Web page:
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.." I! . .1 ?11 I J..J.A "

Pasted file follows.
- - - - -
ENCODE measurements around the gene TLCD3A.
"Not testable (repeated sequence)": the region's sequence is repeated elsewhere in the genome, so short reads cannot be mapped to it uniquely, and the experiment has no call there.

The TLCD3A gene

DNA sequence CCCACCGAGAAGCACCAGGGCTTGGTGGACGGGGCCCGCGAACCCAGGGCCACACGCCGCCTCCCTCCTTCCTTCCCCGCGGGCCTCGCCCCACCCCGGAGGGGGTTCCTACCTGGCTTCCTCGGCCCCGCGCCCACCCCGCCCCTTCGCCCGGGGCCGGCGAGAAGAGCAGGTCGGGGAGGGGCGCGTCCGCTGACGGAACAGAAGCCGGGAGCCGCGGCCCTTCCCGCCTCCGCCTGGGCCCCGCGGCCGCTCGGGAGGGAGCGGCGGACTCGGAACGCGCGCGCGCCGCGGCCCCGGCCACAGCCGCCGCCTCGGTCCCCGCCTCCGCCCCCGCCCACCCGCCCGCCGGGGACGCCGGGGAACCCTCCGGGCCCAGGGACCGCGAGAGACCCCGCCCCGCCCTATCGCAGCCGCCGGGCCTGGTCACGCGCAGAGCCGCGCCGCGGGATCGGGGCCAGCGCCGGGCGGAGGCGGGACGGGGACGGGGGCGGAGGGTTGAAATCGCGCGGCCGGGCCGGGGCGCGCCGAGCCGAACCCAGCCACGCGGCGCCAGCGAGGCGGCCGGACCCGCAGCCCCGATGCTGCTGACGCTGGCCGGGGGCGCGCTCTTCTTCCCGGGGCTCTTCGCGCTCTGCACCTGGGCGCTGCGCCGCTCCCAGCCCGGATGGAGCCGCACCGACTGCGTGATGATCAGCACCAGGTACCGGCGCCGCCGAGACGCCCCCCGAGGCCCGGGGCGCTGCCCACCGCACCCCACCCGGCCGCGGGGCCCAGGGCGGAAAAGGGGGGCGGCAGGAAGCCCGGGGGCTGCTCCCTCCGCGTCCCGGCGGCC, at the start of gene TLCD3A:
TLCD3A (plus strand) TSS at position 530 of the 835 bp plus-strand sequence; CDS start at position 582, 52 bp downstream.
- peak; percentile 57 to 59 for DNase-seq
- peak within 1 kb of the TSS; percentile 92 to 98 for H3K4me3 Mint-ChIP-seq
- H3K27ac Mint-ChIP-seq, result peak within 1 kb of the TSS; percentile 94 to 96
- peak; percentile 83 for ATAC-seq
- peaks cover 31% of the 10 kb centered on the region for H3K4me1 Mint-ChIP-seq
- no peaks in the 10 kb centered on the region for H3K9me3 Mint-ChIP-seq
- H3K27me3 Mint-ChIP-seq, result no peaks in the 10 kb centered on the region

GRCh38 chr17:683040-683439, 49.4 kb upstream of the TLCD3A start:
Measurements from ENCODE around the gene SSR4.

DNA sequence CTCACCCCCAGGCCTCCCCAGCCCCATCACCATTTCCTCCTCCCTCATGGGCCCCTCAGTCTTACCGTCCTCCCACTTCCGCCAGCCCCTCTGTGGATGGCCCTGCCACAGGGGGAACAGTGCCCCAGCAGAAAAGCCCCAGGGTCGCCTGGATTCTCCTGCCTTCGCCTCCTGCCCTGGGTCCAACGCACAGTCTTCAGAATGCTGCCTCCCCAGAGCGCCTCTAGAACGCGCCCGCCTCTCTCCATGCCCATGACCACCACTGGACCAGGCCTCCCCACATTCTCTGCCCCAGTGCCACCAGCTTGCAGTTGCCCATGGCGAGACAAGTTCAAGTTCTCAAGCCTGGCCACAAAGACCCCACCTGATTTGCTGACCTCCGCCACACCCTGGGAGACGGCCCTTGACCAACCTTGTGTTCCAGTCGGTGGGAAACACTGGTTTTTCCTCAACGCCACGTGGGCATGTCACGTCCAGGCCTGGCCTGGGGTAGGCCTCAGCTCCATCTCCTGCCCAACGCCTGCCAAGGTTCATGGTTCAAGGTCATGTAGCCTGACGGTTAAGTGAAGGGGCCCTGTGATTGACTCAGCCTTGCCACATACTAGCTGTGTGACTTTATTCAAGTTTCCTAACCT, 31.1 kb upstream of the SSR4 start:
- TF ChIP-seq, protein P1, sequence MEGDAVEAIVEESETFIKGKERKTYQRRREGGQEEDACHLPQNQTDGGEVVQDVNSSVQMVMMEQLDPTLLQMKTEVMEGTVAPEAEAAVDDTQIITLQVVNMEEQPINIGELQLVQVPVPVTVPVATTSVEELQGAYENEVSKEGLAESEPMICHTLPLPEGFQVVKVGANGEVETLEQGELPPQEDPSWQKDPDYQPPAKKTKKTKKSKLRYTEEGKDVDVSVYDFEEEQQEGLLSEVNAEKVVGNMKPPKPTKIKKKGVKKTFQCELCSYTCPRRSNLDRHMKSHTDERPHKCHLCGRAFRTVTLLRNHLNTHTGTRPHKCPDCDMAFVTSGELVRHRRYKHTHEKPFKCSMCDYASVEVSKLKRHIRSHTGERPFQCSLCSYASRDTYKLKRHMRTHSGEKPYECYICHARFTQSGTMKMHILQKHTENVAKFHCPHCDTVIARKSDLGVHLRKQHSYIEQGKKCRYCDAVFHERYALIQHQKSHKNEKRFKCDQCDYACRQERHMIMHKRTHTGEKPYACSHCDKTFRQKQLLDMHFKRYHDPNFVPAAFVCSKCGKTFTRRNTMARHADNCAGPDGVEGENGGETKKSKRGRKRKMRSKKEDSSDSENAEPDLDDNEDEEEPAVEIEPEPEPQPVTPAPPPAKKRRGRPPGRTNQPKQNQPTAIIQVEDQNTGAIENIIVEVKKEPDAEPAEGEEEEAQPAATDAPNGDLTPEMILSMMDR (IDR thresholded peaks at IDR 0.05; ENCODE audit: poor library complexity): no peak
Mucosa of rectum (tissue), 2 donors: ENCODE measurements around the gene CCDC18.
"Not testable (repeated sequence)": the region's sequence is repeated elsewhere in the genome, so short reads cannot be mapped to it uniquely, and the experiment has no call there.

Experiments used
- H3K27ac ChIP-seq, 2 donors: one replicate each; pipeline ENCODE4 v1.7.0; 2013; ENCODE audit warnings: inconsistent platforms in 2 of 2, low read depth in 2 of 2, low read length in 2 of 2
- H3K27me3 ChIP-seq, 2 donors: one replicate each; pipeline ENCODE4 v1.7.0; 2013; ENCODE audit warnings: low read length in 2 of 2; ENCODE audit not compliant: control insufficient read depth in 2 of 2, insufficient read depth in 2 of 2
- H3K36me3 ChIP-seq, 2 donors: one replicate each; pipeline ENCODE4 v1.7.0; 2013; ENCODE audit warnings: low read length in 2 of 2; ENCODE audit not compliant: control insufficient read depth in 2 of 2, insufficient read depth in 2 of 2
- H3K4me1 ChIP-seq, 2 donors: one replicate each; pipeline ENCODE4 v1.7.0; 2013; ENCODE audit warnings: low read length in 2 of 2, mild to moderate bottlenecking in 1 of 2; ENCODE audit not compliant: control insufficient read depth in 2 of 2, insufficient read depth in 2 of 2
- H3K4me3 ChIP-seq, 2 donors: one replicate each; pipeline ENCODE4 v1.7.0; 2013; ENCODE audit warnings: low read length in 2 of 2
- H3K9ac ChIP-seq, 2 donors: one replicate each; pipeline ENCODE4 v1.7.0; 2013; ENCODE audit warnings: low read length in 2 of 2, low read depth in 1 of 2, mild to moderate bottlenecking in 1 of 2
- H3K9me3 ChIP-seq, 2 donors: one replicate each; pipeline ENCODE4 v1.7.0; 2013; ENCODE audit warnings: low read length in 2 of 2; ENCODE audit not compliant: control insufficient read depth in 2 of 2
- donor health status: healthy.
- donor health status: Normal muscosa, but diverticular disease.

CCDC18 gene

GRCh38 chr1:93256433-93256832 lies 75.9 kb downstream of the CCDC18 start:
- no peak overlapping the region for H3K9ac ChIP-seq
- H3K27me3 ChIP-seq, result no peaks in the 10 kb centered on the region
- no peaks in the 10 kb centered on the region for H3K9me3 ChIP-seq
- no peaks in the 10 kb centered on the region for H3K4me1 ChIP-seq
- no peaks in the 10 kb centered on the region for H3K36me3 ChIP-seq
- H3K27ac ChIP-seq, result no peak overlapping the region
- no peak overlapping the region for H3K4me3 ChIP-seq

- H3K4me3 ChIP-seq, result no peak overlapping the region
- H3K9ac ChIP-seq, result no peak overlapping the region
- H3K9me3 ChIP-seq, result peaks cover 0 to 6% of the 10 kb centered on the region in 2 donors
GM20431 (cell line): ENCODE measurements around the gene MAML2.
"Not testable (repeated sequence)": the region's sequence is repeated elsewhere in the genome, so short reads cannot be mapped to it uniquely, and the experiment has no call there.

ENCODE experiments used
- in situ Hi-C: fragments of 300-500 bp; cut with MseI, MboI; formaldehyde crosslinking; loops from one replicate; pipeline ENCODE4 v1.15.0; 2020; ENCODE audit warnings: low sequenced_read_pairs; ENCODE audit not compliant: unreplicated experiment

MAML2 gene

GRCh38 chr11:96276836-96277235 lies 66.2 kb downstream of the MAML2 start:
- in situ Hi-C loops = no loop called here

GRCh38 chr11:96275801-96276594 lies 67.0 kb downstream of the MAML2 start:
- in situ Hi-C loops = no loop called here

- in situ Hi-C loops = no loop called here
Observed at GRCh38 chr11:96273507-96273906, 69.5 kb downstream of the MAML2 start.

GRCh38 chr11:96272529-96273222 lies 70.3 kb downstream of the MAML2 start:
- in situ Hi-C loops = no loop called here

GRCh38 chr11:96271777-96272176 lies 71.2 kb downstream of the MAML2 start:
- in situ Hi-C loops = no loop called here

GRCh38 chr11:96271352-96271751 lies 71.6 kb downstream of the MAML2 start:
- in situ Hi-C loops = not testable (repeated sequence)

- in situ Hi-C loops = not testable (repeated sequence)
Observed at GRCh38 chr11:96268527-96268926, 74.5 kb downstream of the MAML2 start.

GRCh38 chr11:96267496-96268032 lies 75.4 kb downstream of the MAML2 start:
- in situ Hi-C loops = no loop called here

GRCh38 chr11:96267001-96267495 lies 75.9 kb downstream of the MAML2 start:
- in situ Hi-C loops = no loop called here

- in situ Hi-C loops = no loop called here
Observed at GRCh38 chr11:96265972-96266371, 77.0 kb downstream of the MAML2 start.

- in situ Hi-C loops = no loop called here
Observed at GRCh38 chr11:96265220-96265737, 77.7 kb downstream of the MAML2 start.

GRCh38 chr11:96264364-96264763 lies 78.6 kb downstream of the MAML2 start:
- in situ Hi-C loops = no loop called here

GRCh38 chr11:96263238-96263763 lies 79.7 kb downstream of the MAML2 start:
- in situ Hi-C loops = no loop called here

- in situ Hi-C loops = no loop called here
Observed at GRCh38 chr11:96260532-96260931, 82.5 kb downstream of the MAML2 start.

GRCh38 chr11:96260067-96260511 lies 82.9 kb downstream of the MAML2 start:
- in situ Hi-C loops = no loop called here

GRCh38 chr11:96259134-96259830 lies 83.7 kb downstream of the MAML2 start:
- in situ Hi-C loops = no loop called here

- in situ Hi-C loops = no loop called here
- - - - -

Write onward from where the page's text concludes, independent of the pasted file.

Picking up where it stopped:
[/'Vom the Carolinian.] T*ic Democracy ol* New YorU. TKo AVliior nrpusps of t.ho flontli. far *lir? past few weeks, have been revelling in the luxuiy of an opportunity to denounce the Democratic party nt the North. Coalition?coalition of the Buffalo platform? has been announced as the result of the ??*.w vvu fvuiiuai */* uiu nt ivuiiii;, Now York; but we rejoice to say they nrc disappointed. The main body of the Democratic party of New York have resolved to adopt no platform but tlie ancient one of the nartv. embodied in the resolutions of tlic Baltimore 6Yonv ntion. These resolutions hold to the doctrine of non-intervention?denying the right of Conorres.s to legislate on slavery, leuvmcr Iho subject whore it rightfully belongs, in the hands of the peoplftwirhcn organizing u State Government. Wc are glad there has been no coalition , it increases our faith in the republican principles of the groat Democratic party, and gives us an earnest that it is alone by the consolidation of this party the South will be secured against legislative aggression. If the true exponents of Democratic principlOvS unite upon the safo ground of non-intervention, they will leave the Whigs of the North and Free toilers to Imt the air in impotent rage at the fail urc 01 ineir attempts to create sectional strife. We will endeavor to make up a correct abstract of the proceedings of the two conventions. The Free Soil Convention passed the following resolutions, and sent them to the Hunker Convention: "Itcsolvcd, That the views of this convention on this subject are us follows: "1. It is not questioned or disputed that Congross has the power over slavery it* the District of Columbia. Z. It is not questioned or disputed that Congress docs not possess the power ovor slavery in the United ^States. "3. The power of 6'ongress ovor slavery in the territories of the United States is questioned ; this convention holds that the Federal Government possess the leg is.in*ivo power over shivery in tjic tovritorics, and ought to exorcise it, so as to prevent the existence of slavery there." Aftor tho reception of these by the Hunkers, and a protracted discussion, that body sent back the following to be appended tfl^je above: "4. Resolved, Although such arc the opinions we entertain upon this important question, and which we feel it to be a conscientious duty to main^jin to the utmost, linlnua n/1 ittini-fi.trt niwl tin uutv^a vwiif yJi turii iiijuouuv miu miconstitutionality, wc have never sought to impose them on others, still less havo we mado an acquiescence in our views oC.thc subject a controlling test in ?n election, as has been unjustly charged upon us. The annals of our party proceedings may safely be challenged for the proof that such test has been advocated by us. Wc havo neither mado such a test, nor will wc submit to it when made by others ; nor can tho Democratic masses of the State be induced to sustain those who do either. "Tn t.hn miirit. nnrJ saiisa of fl>r> TT?i<?n "J w* v resolution, above set forth, we have subnutted to your committee the foregoing modification of the last resolution of your convention, and if your committee shall agree with us in that proposition, we will reoommcud it for adoption to our convention." This was rejected by the Froe Soilcrs, and the following resolutions were sent to the Hunker's Convention: "Jtcsolvcd, We cannot accept the prop osition of the convention sitting at the Presbyterian church, to unite upon the grounds suggested by them. "Resolved, Wo respectfully request the opinion of that convention as to the pow?>r of Congress in prohibiting slavery in the territories." Both of these resolutions were laid on tho table, and the following adopted by the Hunkers: ".Resolved, That the power vested in Congress in regard to this subject is a controverted question among the Democrats, and we will leave everv man to the enjoymont of liis own opinion upon the subject." The Frcj >S'oil Convention rejected this, passing a resolution to the following effect : "That vrtt Cannot accept tho proposition of the committee of the convention assembled at the Presbyterian church, to unite upon the grounds which they propose to rocommend their convention, viz: that Congress has no r>ower in the State whore slavory exists; that Congress h:is power over slavery in the District of Columbia ; that wo believe the people of the North arc opposed to its introduction into territories now free; but we will not make it i party test, or add it to our political platform." They thon sent a communication to the HuUkere, transmitting u series of resolutions in substance as, follows: "We do approve of the recent resolutions adopted by the Hunkors, so far a* expressed in opposition to the extension oi slavery; but we cannot adopt them as a free exnression ofonifrirui An that suhip^f 8atis6cd that there is such on agreement in favor of the principles of human free dom aa demands the reunion of the D?mocrU/tj of New York, it in proposed tc unite in one body, making ft single organization throughout the State, and recommending the support of the single State uckoi ior election, una transact buuii uiiiui business as may come before them." The Hunkers then passed the following resolution: "Resolved, That this convention decline concurring in these resolutions, and that j the president communioato this to tho Free Soilors, and inform them that we will adjourn sine die unless they will make further communication." At their next sitting they adjourned sine die, without yielding the principles of /A.. ; w>* .y. At the last sitting of the Free Soil Coni vontion a communication was received , from the Hunkers, staling that they had I 110 further business to communicate. In i consequence of the above, the )'iambumi era now consider themselves severed from ; the Hunkers forever. j "So much for the "disgusting coalition'" j on "the Buffalo platform." IIouo* to the . true Democracy of the Empiro State for their firmness in dinging to those princlI pies which have led them through many I u political storm to victory. Tho Free j Soil taction have received a rebuke which, wo trust, will not ho lost upon them, j 1 They have now no resource left but to go over hodv and pouI to l lu?. Whiff nnrtv of : f he State, and aid in defeating the friends ; | of constitutional piinoiples. Will the Whig \ i papers of the South have the candor to ! acknowledge that there is a largo body j of the genuine Democracy who have re- ' : pudiated the Free Soil doctrines, even at tlie imminent iisk?almost certainty?of , the defeat of the party ? We shall see. | kfiowise oouhiek; I Saturday, Sept. S, SS-AO. ! i WitK a view of accommodating our Hub' I scribcrn who live at a distance, the following gentlemen aro authorized and requested to ; act as agents in receiving mid forwarding Subscription* to tho Kkowcc Courier, viz: Maj. \V. H. Ouibuam, at West Union. j Edward IIuohe?, Esq., " Horse Hhoe. E. P. Vr.knen. E:,a.. " llachelor'H Retreat M: F Mirrniii.l. Esq.. " Piekensville. J. E. IlAooon, " Twelve Mile. T. J. Wedb, for Andoraon District. Wo would call attention to tho approaching Celebration of the Sons of Temperance, which j takcft placo in this Village on tho 12th inst. , No pains will bo spared to make the occasion interesting ami benetkial. Able speakers are ox peetcd, who have nover been heard hero, and tho Anderson Brru t Band will lend enchantment by tlnyr dolighU'ul music. And wo are , creditably informed that Prof. Wagstafk has I composed a piece specially for this Colobra| tion, and has callcd it "Tho Grand March of tho j Bona of Tomporanco of Pickens Divisionbo j that, to say the least, wo will have something I new in tho music line; and those who know tho j Professor will he satisfied that it will be wortli, i hearing. A Banner is to be presented to tho | Division by the Ladies; and wo hftvo no doubt | that the Celebration will prove n grand jubilee for the Temperance cause. For further particulars wc refer our reader* to our advertising columns. THE NEW BERK V SJiNTINEL. Wc congratulate the citizen* of Newberry District, on their prospect of having a Newa" mncr Dublislied at their countv sent. Mr. Jaa. 1L Giles proposes to publish a weekly political journal in the Village of Ncwl>erry, upon a super-royal shoot, at $2 per annum, with the above title; to commence as soon an sufficient encouragement is given to the enterprise by subscriptions. The good people of Newberry will nuiely not allow no favorable an opportunity, to establish u j.rcsa of tboir own, to pns8 unimproved; and wo rucoinmend our cntoprising friend of the quill to go on issue tho Sentinel, and depend upon it, tbe liberal and patriotic people of Hie District will sustain it. We wish the Sentinel great aucCOSfl. CHANGE OF PUBLICATION DAY. Tlio Palmetto Slate Banner lias changed (ho publication day to Thursday from Tuesday, for . thepurjMno of meeting the convenience ofita patrons by giving thcin two dnyH, later intelligence, and enabling them to rcceive the paper earlier after its publication than heretofore. COMMENDABLE. "We learn from our exchanges that Father Matthew, the jjreat A pontic of Temperance, baa 1 signally offended the Abolitiooiata, by refusing | to join in certain excrcineH at Worcester, Mans., i commemorative of the liberation of the blacks Iof tho Ikiti.-ih Weet Indio.s. Mr. Garrison, the Chairman of the commit too of invitation, waited on him in Boston, and endeavored to elicit I from him an avowal of sympathy with the | aoti-?lavery fiumticn of tho North. 'Hie n?? j ?wer returned by Father Matthew, a9 reported i Dy tno Uharrman himself, tviu in the following j langvagc: "I havo 08 much a* can I de to ; Have iriuu from the slavery of intciupcrance, j without attempting tho overthrow of any oth* ; cr kind of slavery. Beside*, it would not bo jn opef for nio to commit myself on a question I like this, under present circumstances. I am a Catholic priost; but, boinghcro to promoto tho causo of Temperance, I should not be justifiod in lnfniiir* nuirla fw\n^ mtf inl?-tiiA? vuj.un^ itnuiVMViu j?ijr miontun, IU1 IMU JHlfpone of viWrrvirig the causo of Catuolicimn." Now, we do not pretond t know whether , j & change hru comc over t)io 7io\ys of Father "' myj i , 'i 1 i"*irry Matthew, or what his pre>ont feelings, on the subject of slavery, are: but the course of nouiatcrfercnce which he has t?keu is certainly wisto and commonduble. CHANGES IN BRITISH OFFICE U.S. Tho Kingston (Jamaica,) Journal of 23 July, states that Sir Charles Gray is to *uccced Lord Elgin as Governor of Canada, and that Lord Hnrris is to l>c the now Governor of Jamaica, Lord Sligo succeeding him in tho government of Trinidad. It is thought tluit thin will produce a chango in the conduct of tho majority of of the Jamaica Assembly. MR. CLIFFORD. The charge made against this gentleman, as Minister to Mcxico, for having refused to procure the release of some American soldiers imprisoned at Jalapa, turns out to bo false, as wp loam lrom tlic following, taken from the | Bultimore Sim: "The American prisoners at Jala pa, Mexico arc said to be deserters from the army, and so reported by Gen. Worth, ! and were imprisoned for outrages committed against the JAcxican laws. Of course then no blame attaches to Mr Clifford for not interfcrring in their boUr,lf ?? mui. CAPT. JiEE AND PAST MIDSHIPMAN WAKLEY. The Pendleton Mcnscngcr of last week con tains an interesting account of the proceedings of a meeting and dinner given in compliment of our countrymen, Capt. Boo and Past Mid fliipmon Warloy, at the Pendleton Hotel on the 17tli ult. It affords us no ordinary gratification to witness tliownrni reception, these j gallant young men, after a long ahsanco and hard service ill the cause of their country, have mot on their return to their homes and the friends of their infancy. f!nnt Hi?fi U'iim n rrriiiliinfii nf \\rn* 1 P-unl n?.l I " o "? * """ ?""> ! joined the U. 8. Army under Ocn. Taylor just before tho Mcxican war broke out, aiul took an active part in all the brilliant engagements between the taking of Vera Cruz and the fall ' of the city of Mexico, lie was in eight pitched | battles, aftd was promoted by Gencrala Taylor and Scott. j Past Midshipman Warley, of tho United i estate:* navv. iuih oaen in the scnice from bin I youth, and during the war with Mexico, was on the Pacific coast in a government vckbcI> commanded by Capt. Shubrick. And although the Bailor'a "?march is on the mountain wave lli? home L? on the deep," ho was solectod by liia commnnder to take i charge of email marina forces, who would go ! ... ?!.? ?... On one of these occasions lie ami his company, boing overpowered by a larg? body of the enemy, were taken prisoners, in which condition thoy remained a long time; suffering much at the bonds of their crucl captors. In tho courao of tho evening tho following sentiment was read by 11. A. Maxwell: I Our Aumy and Navy?Ah long as wo shall ' have such ofticcrs nu Capt. Boo and Past Mid" i *hipman Wurloy, thoy will continue to bo our national bulwark*. To which tho two young gentlemen responded in modest and feeling language. The Messenger says the festivities of the occasion closed with a Ball, and in the maze of tho morrv danrn. nmnntr old liHsoehilcH and fiieiuln our gall ant boys forgot tlio dangers of the battle-field and (ho hardships of imprisonment. THE ABDUCTION OF ItKY. We published Inst week tlie decision of the Court in this case, but it nssumeH a inoro serious aspect than any at first expected, and we w ill now give our readers n general ncconut of tho ease. Uey was a keeper of the prison at IIiiTana, in winch were confincd one Villa. verdu for a political offence, and Fernandez, n fraudulent bankrupt. It is alleged that theso prisoners wore released by Hey; at all ovonta the throe landed in tho U. States sometime last spring. Shortly after their arrival the authorities at Havana having leaniod that they were in Now Orleans, a communication was received by tho Spanish consul at that port, Mr. Don Carlos do Espann, enjoining him to seize the jK)fno!i of Roy, ami send him hack to Havana. Shortly after the consul obtains an interview with ouo Frc8car.es, nn ex-police officer, who declined having anything to do with the Hcizuro. Some days after a willing hvstni mcut is found in the person of Llorento, and with him is associated Ogala. Llorento takes upon himself to procuro lodgings for Key, the friendless stranger, and introduces him to tho Spanish consul, and his accomplice. Tho con sill viiits (lie boarding house of Roy, hut in I the alwence of the proprietor. Hey after this was induced to go to the house of tfcu consul, and a declaration in produced alledged to havo bcou made hy Rey. No ono can tell whether jt is genuine, and if genuine, what mean.-] wero employe^ toprocurothe signature of Rey, an the only witnesses wcro the consul and Llorcntc. It was Rey's intention to go to Vera Cruz, and up to a fow hourn of his embarkation on ino wary i<uon, una mipiioseu v> oc mn destination. KspRim fearing his victim might elude hit* grasp, visits the Mexican consul, and requested to Ihj apprized immediately if liey or Fernandez applied for passport* for Vera Cruz. ProI I )ku aumin wuru muiio 'ur xvujr n iiupunauoil, ana he certainly left in a very (strange manner, lie carried no clothing or baggage of any kind, did not cvon tell his friends furowoll, no not even hhn who had nursed him when hick, nor hbn who had supplied him with money; but at night, at tho moment of the departure of the Mary PJlen ho is launched on l>onrd. So far as wo arc competent to judge tho abduction was clearly mado out by the testimony, and the dcfbnce so fur from weakening tho case added strength. The. Mary Ellon carried out two passenger*, and we liavo no account of but one being landed at Havana; and the only inferrence n that ltey waa landed secretly. Wo do not believe that the American consul at Havana ever saw Key as was al lodged, but tlmt if he taw any ono in relation to this aflair, it was sonic creature who was made to personify Hoy. It is said tiiat Key has addressed two letters to our consul, faying that he was abducted and linked protection . and that the consul had demanded him, and the authorities hud refused to deliver him Up. It is now suid tha$ Commodore Parker has been Ecnt to llavaua to dch.aud Hoy in the name of our government. If tliis be true, and the authorities refuse to dolivcr Key, it must necessarily result in a difficulty between the Governments. We regard the Spanish consul as acting in tins whole affair as tho agent of tho Spanish authorities, and his CSovcrnment must bo rcHj)on-iblc for all his actd. MILITARY BOARD OF THE FIFTH Ml V lOlU^. Wc find in the Laurcn&villo Herald, the following items, embracing the Kubatancc of tlie Report of the Military Board of ihe 5th Division, assembled by order of bis Excellency, nt Union C.H:, fo - 'bo purpose of considering ccr tnm queBtioiH relative to the militia syHteni We published last weok a synopsis or tlio Re. port of a similar board of ( 1st Division: but the Herald has been furnished only with a verbal report by a member of the Board, and may therefore be depended on as correct. They report "that the only defect in the Military organization is the want of Brigado Encampments, and unanimously recommend their rcostul)li*hmcnt." That tho law as it now standu, in rcgnrd to the collcction of fines, is as efficient as it can be in ado, and recommend that the Sheriff filial* continue to l>o collector. They also report "that the present militia or organization it, not sufficient to meet emergencies promptly," but that they deem the con6truetion of .Arsenals unracccsdaiy* That one company of Cavalry, seventy privates strong, be cither selected from those now enrolled, or be raised in each i-Msirici in me oiaic, vrno snail DC annccl and equipped in tho most thorough and efficient manner, and rendezvous at I heir respective Court I louse. Thcso troops of Horse being designed more especially to act as a body of domestic police. That one company of Infantry be selected from each Regiment in tho State, who shall be armed and equipped with weap ons and accoutrements suitable for actual service. This would give an Infantry force of about four thousand men, -which, with tlic cavalry above named, say two thousand horse, would make a force of 6,000, wJl drilled, well armed and well organized troops, who would be ready, at all times, fcr immediate action. And like the ? *1-- : i uiai cuiuy, inning II1U iUt'JUUUn WUr, thoy would be most valuable in cnso of need, as a nucleus around which to form a larger force if it is reouired. It is recommended that thcao special troops be organised into a Division, with a Major General, and all accessary officers of their own clection-and that to anr.li Regiment in this Division, after it is formed be added and attached ono company of Artillery, in addition to Capt. Do La Torre,s company of Charleston Flying Artillery, to be attached to the Division. The Division including tho Artillery would then number nearly sevon thousand men. rm J f ? i* ? ^ * ** I / ewgraptica jor inc uaroCintan.J ARRIVAL OF THE CANADA. The steamer Cauada has arrived from Liverpool, with dates to the 11th inst, A II .1 - ? ? ! ?? ? ' jiii uv|muiuuiua ui iniuu iirv in n UCiilthy condition, although leas is doing in produce. Cotton is in active domand. Sales of the week *78,000 bales?24, 000 taken by speculators. The reception of the Queen in Ireland was of a most enthusiastic character. The rumors current in Franco and elscwhore, charging that President Napoleon I has an eye on the imperial crown have led him to make a disclaimer of all ambitious aspirations, and of all intention to change the present form of government in Franco. The Pope has dissolved the entire Roman army, he still remaining at Gaeta. Fiom somo cause Gen. Oudinot lias been recalled, and his place filled by the appointment of Gen, Eostlau. r\ l.t j? i t - - * / ' - i * ? * ?(iu iiuaidi n?H dim? 11 ucieaiea, ana taken refuge in ?S'onnarino. Venice is still unconqucrcd, and is supplied with provisions by American vessels. Peace ha? been definitively ooncluded between Austria and Sardinia. The Hungarians continue to be success iui over incir enemies. Men: Jvlapka defeated the imperialists, capturing two cities, with two thousand prisoners, and a largo quantity of war munitions, the llus sians leaving ten thousand dead ond wounded upon the .field. In another encounter, Gen. Bern and his Hungarians, with a force of forty thousand, defeated sixty I .gi 1. -'LI*,.. Jtf T thousand Russians in Transylvania, causing a great loss of life. The blockndo of the Elbe was to end 011 the 11th August. [From the Anderson Gazette.] j Ai n mnntinir nf tltr? nfficnrH r?t !??* Regiment, S. C. Militia, /tid on the 15th inst. Lieut. Col Wm. Major in the Chair, and Capt, J. W. Glenn acting as Secretary, the following preamble and resolutions were offered by Col. P. C. Ilaynie, ntltl unanimously adopted: Death has invaded our corps once again, and selected one of the brightest nnd best of our members as his victim. Our follow soldier, Mix). John James Normh, hns since our last meeting boon called hcnco to an invisible world, and we. arc left to deplore the inscrutable dccreo of bigh heaven which lias consigned him to an early -grave, whil t it will be our pleasuro to emulate his virtues and cherish his memory. He it therefore Resolved; That we lament the untimely death of our fellow soldier, John James Norhis, and tender to the relatives and friends of tlie deceased, our heartfelt sympathy in their bereavement. Resolved That in tostimony of the many virtues ot the deceased that wo will woar the usual badge of mourning on the left arm on the review of the troops tomorrow , and that the Regimental flag stuff be shrouded in mourning on the same occasion. Resolved, That a copy of there resolutions bo forwarded by the chairman of this meeting to tho parents of thn .Wnnu e.d, and bo published in the Anderson Gazette. Geokoetown, Aug. 22. Fire from Lightning.?Tho large, new. and valuable mansion of Frencis M. JFcston, Esq., at his old family rcsidcnce, In the neighborhood of this placo, calied juaurei mil, was consumed the latter part of the first week in tbis month. Tho building was regarded among tho first in all tho parishes; and the internal and other arrangements, it is said,'would favorably comparo with tho host .arranged in any country. Mr. JPeston has passed most of his summers In Europe and has had observation enough to make himself a residence combining every comfort. The site, tho trees and the lawn were determined on by his ancestry moro tlirtn half a century ago, and the oaks planted. The house was made near the comfortablo .1J / M * * yiu ia:nny rcsiucnco and completed the last spring only. Mr. Weston was absent at the time either on a tour to Eurnnn or the mountains and will, of course, regret to hoar of his loss. Most of his furniture was saved, as a large body of his servants wero in the immediate neigborhood of the disaster, at the time the house was struck. From the Charleston Courier. New-Orleans, Aug. 23- -12, p. m. There was nothing done in cotton yes teruay, in tins city. <b*ugar is advancing ?now quoted at 4 1-2 to 6. Tfhiskoy 19 to 19 1-2. Tho Delta says that tho men collected at Grand Island, in the Gulf of Mexico, for the mysterious expedition alluded to in the President's Proclamation, docs not exceed three hundred in number. Gen, Twiggs has ascertained that thov had not a single stand of arms amongst them. The brig Adam Oraxj, arrived here from Havana, in 8 days passage, confirms the statement brought by the Falcon, at New York, that Iley wis in prison, acknowledged that ht wn j abducted, and that his declaration to tho contrary was made under threats. Diplomatic Agknt of Hunoary.? Count Samuel Wass has recently arrived in the United &U\tes in the capacity of Diplomatic Agent from the new Government of Hungary. The N. Y. Tribuno says: -'Mr. Wass was originally despatched by Kossuth and his Ministry to Constantinople, Paris and Iiondon, in the same quali4?r lionrin/v ?--- * v>, XI1U I|?iu>|j Uinvumgvu Ilia IUlSKlOn to those governments, near which Hungary has permanent agents his ultimate desti: nation was fixed for this country. As his special credentials to our government have not yet arrived, ho has mado no official application for reception at Washington, though ho has haa tho honor of n private intorviow with the Prcsiden. Pre vious to his departure from Hungary, ty, Wa?H had taken an activc part in the War of Independence, both a? a member of tho National Diet and in the field," REMOVAL OF GENERAL LANE. The uncalled for and unjust ifiable proscription of this gallant officer and patriot seems to havo callcd forth the universal ! roprobaUon of the democratic press. In i alluding to his removal, the Pennsylvarian indignantly remarks: 1 "General Lane wna emnhftfionlltr ..j IIIU Marion of tho war,' and msarcely leas dis tinguished than Taylor hirhsclf. What u spectacle! Whilo the traitor Collaraer. who votovt for tho resolution that nought to cover our arms with disgrace, by recalling our troops bef re tho war was over, ?*, holding a place nt the right hotid of General Taylor?while Jfudeon, the desperate author of thnt resolution, is reaping